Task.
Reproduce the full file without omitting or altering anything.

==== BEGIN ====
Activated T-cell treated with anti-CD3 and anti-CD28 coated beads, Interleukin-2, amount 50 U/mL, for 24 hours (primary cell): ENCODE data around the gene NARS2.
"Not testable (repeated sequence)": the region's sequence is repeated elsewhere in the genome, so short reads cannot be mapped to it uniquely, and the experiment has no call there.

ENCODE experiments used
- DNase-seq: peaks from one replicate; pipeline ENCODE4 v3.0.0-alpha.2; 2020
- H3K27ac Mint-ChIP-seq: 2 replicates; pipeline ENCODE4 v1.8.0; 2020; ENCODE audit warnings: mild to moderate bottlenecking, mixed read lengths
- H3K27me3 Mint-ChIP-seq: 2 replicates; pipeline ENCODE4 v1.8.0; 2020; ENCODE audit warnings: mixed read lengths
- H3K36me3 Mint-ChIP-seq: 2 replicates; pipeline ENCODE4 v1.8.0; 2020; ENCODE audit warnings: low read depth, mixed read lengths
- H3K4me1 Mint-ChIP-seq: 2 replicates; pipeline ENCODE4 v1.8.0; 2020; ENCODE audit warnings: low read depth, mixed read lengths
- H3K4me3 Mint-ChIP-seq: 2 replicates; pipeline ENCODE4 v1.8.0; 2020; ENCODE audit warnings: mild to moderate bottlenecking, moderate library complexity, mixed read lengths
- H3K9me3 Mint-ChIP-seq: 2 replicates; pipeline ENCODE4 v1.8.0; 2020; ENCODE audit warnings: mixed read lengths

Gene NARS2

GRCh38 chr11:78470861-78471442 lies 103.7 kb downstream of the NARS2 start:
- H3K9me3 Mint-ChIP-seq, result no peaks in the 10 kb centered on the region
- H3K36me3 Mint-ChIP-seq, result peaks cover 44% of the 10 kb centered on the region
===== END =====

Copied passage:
Activated T-cell treated with anti-CD3 and anti-CD28 coated beads, Interleukin-2, amount 50 U/mL, for 24 hours (primary cell): ENCODE data around the gene NARS2.
"Not testable (repeated sequence)": the region's sequence is repeated elsewhere in the genome, so short reads cannot be mapped to it uniquely, and the experiment has no call there.

ENCODE experiments used
- DNase-seq: peaks from one replicate; pipeline ENCODE4 v3.0.0-alpha.2; 2020
- H3K27ac Mint-ChIP-seq: 2 replicates; pipeline ENCODE4 v1.8.0; 2020; ENCODE audit warnings: mild to moderate bottlenecking, mixed read lengths
- H3K27me3 Mint-ChIP-seq: 2 replicates; pipeline ENCODE4 v1.8.0; 2020; ENCODE audit warnings: mixed read lengths
- H3K36me3 Mint-ChIP-seq: 2 replicates; pipeline ENCODE4 v1.8.0; 2020; ENCODE audit warnings: low read depth, mixed read lengths
- H3K4me1 Mint-ChIP-seq: 2 replicates; pipeline ENCODE4 v1.8.0; 2020; ENCODE audit warnings: low read depth, mixed read lengths
- H3K4me3 Mint-ChIP-seq: 2 replicates; pipeline ENCODE4 v1.8.0; 2020; ENCODE audit warnings: mild to moderate bottlenecking, moderate library complexity, mixed read lengths
- H3K9me3 Mint-ChIP-seq: 2 replicates; pipeline ENCODE4 v1.8.0; 2020; ENCODE audit warnings: mixed read lengths

Gene NARS2

GRCh38 chr11:78470861-78471442 lies 103.7 kb downstream of the NARS2 start:
- H3K9me3 Mint-ChIP-seq, result no peaks in the 10 kb centered on the region
- H3K36me3 Mint-ChIP-seq, result peaks cover 44% of the 10 kb centered on the region